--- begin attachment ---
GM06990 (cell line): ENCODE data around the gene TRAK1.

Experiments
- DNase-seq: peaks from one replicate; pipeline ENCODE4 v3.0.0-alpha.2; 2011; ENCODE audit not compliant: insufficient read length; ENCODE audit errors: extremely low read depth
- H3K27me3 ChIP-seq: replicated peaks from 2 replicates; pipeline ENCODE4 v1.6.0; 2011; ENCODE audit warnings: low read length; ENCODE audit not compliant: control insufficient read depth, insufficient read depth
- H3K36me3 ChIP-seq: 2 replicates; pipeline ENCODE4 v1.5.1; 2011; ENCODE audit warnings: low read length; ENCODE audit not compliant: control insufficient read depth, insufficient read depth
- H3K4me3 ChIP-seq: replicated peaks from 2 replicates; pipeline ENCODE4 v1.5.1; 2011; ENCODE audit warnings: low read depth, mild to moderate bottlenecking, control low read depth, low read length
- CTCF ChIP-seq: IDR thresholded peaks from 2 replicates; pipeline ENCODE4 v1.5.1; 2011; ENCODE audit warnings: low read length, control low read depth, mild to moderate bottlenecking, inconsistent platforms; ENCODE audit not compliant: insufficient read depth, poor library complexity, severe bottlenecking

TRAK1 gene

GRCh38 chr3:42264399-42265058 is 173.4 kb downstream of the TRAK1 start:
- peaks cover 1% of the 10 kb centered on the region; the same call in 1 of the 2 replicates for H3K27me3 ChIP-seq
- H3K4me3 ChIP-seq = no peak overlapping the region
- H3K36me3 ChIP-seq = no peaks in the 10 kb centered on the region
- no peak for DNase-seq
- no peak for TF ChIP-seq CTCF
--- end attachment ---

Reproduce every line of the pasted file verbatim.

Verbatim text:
GM06990 (cell line): ENCODE data around the gene TRAK1.

Experiments
- DNase-seq: peaks from one replicate; pipeline ENCODE4 v3.0.0-alpha.2; 2011; ENCODE audit not compliant: insufficient read length; ENCODE audit errors: extremely low read depth
- H3K27me3 ChIP-seq: replicated peaks from 2 replicates; pipeline ENCODE4 v1.6.0; 2011; ENCODE audit warnings: low read length; ENCODE audit not compliant: control insufficient read depth, insufficient read depth
- H3K36me3 ChIP-seq: 2 replicates; pipeline ENCODE4 v1.5.1; 2011; ENCODE audit warnings: low read length; ENCODE audit not compliant: control insufficient read depth, insufficient read depth
- H3K4me3 ChIP-seq: replicated peaks from 2 replicates; pipeline ENCODE4 v1.5.1; 2011; ENCODE audit warnings: low read depth, mild to moderate bottlenecking, control low read depth, low read length
- CTCF ChIP-seq: IDR thresholded peaks from 2 replicates; pipeline ENCODE4 v1.5.1; 2011; ENCODE audit warnings: low read length, control low read depth, mild to moderate bottlenecking, inconsistent platforms; ENCODE audit not compliant: insufficient read depth, poor library complexity, severe bottlenecking

TRAK1 gene

GRCh38 chr3:42264399-42265058 is 173.4 kb downstream of the TRAK1 start:
- peaks cover 1% of the 10 kb centered on the region; the same call in 1 of the 2 replicates for H3K27me3 ChIP-seq
- H3K4me3 ChIP-seq = no peak overlapping the region
- H3K36me3 ChIP-seq = no peaks in the 10 kb centered on the region
- no peak for DNase-seq
- no peak for TF ChIP-seq CTCF